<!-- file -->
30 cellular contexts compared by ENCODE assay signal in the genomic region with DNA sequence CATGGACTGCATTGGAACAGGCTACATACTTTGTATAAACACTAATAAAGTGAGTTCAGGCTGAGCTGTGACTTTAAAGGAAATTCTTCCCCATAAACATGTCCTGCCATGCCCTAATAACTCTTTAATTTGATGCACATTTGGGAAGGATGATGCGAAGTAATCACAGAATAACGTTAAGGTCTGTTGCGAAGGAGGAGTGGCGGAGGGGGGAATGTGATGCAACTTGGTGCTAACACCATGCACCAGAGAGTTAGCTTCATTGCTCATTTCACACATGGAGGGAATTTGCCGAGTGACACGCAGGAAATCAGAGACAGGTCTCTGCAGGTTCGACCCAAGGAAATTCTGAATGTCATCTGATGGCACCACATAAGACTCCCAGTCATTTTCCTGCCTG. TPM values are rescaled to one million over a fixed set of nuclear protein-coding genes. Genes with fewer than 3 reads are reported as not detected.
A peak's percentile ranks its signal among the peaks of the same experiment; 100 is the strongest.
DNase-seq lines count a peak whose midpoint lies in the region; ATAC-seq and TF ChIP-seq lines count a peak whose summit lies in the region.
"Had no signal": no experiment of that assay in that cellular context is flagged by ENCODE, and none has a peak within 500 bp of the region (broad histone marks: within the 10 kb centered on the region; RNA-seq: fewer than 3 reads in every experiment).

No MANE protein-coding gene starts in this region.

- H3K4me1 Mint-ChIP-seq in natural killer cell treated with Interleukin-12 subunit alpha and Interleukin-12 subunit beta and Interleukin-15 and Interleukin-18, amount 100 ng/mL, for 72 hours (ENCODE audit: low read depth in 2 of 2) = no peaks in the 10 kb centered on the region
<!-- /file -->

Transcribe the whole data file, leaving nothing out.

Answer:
30 cellular contexts compared by ENCODE assay signal in the genomic region with DNA sequence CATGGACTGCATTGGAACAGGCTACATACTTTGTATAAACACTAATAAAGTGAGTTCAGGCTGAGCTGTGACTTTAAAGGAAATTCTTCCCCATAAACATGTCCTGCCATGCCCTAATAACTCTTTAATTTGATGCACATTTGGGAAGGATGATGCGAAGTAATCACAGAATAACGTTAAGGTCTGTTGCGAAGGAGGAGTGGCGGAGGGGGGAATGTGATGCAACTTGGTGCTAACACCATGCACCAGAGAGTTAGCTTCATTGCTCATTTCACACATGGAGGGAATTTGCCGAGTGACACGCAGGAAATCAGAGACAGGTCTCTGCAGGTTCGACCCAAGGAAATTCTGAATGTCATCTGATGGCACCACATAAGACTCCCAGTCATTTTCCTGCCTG. TPM values are rescaled to one million over a fixed set of nuclear protein-coding genes. Genes with fewer than 3 reads are reported as not detected.
A peak's percentile ranks its signal among the peaks of the same experiment; 100 is the strongest.
DNase-seq lines count a peak whose midpoint lies in the region; ATAC-seq and TF ChIP-seq lines count a peak whose summit lies in the region.
"Had no signal": no experiment of that assay in that cellular context is flagged by ENCODE, and none has a peak within 500 bp of the region (broad histone marks: within the 10 kb centered on the region; RNA-seq: fewer than 3 reads in every experiment).

No MANE protein-coding gene starts in this region.

- H3K4me1 Mint-ChIP-seq in natural killer cell treated with Interleukin-12 subunit alpha and Interleukin-12 subunit beta and Interleukin-15 and Interleukin-18, amount 100 ng/mL, for 72 hours (ENCODE audit: low read depth in 2 of 2) = no peaks in the 10 kb centered on the region